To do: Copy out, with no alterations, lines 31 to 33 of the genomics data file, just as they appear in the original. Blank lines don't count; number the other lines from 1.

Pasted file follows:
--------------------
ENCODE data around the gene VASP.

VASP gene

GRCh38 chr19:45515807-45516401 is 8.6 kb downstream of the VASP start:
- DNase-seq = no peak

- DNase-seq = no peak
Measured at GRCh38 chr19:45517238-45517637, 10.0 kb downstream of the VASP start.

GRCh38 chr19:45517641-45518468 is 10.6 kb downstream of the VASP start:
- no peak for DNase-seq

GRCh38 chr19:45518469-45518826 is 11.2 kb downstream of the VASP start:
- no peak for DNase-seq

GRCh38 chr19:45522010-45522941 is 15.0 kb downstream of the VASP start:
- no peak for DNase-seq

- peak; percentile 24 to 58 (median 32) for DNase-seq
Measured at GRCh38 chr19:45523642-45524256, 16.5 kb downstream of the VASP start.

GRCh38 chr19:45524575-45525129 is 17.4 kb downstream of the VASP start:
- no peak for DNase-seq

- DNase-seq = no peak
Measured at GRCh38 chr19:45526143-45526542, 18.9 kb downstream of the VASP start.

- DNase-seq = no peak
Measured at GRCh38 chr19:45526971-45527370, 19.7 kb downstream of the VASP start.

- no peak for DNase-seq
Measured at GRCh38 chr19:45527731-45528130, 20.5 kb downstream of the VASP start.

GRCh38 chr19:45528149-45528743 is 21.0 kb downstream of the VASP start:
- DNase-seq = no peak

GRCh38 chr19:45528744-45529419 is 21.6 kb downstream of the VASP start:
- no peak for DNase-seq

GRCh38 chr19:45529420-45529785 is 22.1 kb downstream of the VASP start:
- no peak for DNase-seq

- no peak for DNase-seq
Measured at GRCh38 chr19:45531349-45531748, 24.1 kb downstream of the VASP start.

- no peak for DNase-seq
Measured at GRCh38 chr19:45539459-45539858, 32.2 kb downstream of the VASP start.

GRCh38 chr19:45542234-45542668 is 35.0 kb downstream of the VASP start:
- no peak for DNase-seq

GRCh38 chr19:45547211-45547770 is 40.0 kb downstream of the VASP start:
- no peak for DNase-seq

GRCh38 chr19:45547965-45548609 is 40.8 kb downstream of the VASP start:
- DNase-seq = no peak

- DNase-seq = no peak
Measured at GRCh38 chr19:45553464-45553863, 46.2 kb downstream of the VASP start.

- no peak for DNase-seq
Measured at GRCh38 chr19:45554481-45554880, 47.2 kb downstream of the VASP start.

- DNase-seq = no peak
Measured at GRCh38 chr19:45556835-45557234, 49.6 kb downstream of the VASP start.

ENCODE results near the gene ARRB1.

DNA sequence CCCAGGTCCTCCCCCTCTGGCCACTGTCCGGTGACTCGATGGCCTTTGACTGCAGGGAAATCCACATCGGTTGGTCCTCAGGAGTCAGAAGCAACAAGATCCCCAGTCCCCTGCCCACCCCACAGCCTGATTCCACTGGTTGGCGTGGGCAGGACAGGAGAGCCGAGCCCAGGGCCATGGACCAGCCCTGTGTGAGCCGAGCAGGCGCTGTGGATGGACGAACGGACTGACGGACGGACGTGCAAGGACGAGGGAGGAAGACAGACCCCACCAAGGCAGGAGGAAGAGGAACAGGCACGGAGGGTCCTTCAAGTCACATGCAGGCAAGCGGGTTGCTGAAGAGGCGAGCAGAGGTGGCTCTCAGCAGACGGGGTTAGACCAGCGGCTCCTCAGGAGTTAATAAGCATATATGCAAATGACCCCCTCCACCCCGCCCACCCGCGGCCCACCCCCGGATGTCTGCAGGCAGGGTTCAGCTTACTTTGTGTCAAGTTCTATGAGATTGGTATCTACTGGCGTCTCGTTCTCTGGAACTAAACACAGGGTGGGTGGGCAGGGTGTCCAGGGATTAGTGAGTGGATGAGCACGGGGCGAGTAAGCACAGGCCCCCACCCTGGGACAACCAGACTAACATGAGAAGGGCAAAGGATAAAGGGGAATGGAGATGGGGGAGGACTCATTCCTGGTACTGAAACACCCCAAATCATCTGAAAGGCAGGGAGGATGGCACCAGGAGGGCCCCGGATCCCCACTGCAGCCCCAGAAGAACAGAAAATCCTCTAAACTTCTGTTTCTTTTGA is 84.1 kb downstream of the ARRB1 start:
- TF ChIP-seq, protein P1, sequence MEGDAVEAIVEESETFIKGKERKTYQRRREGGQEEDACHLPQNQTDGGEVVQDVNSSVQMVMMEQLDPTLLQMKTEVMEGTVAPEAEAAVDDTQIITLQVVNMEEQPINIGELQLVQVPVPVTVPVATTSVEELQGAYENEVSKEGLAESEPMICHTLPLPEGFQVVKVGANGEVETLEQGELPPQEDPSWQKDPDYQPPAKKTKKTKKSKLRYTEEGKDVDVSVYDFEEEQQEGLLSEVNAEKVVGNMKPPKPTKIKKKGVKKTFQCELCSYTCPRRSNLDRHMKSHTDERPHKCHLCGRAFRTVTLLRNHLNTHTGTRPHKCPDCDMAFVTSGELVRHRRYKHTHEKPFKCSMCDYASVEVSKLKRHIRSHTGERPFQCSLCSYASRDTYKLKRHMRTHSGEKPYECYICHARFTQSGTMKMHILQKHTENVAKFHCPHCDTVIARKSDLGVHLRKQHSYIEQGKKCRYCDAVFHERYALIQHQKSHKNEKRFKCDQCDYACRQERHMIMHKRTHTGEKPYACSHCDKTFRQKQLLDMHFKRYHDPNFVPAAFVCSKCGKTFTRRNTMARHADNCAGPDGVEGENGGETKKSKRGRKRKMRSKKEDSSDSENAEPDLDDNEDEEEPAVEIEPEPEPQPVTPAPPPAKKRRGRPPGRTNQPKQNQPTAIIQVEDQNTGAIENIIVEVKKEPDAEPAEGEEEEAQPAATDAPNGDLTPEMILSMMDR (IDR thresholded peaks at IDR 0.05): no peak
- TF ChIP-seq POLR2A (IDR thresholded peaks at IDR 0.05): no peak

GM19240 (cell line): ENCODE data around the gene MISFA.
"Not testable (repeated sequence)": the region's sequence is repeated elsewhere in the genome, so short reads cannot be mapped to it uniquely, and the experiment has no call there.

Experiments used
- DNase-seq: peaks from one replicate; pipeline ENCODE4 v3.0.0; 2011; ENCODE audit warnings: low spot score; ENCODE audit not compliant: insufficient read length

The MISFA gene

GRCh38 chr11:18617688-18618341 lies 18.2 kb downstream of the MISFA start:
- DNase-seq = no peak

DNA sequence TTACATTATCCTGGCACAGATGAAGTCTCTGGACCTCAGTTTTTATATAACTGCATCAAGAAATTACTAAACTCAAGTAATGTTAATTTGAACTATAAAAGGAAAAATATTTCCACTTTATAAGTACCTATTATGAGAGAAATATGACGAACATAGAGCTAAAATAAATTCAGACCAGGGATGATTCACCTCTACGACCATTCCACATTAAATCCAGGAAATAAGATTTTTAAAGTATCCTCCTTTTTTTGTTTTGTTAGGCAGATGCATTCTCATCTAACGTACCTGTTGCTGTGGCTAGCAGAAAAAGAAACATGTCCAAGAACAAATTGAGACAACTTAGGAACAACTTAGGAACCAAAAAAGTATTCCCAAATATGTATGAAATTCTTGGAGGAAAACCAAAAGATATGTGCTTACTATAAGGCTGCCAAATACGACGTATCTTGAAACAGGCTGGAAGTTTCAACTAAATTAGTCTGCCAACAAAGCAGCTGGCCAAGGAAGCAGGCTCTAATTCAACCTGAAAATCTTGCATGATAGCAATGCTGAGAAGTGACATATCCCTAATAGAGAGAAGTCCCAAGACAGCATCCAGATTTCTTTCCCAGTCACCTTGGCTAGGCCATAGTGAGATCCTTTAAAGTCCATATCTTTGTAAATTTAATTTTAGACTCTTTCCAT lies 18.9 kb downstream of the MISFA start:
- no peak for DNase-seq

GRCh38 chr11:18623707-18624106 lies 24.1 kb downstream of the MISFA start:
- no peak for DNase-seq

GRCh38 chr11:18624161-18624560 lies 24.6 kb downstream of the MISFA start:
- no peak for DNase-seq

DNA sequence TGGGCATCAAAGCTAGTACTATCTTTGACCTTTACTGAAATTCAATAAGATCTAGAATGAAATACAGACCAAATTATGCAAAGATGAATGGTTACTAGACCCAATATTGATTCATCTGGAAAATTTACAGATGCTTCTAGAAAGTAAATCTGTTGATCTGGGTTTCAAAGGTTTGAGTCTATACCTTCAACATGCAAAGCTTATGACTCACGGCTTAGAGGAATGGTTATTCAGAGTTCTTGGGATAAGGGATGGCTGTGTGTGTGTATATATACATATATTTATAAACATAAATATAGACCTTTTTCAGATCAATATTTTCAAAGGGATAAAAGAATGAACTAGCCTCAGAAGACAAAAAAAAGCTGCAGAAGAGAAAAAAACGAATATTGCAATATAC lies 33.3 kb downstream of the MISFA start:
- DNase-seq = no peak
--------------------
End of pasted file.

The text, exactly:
- no peak for DNase-seq
Measured at GRCh38 chr19:45539459-45539858, 32.2 kb downstream of the VASP start.

GRCh38 chr19:45542234-45542668 is 35.0 kb downstream of the VASP start: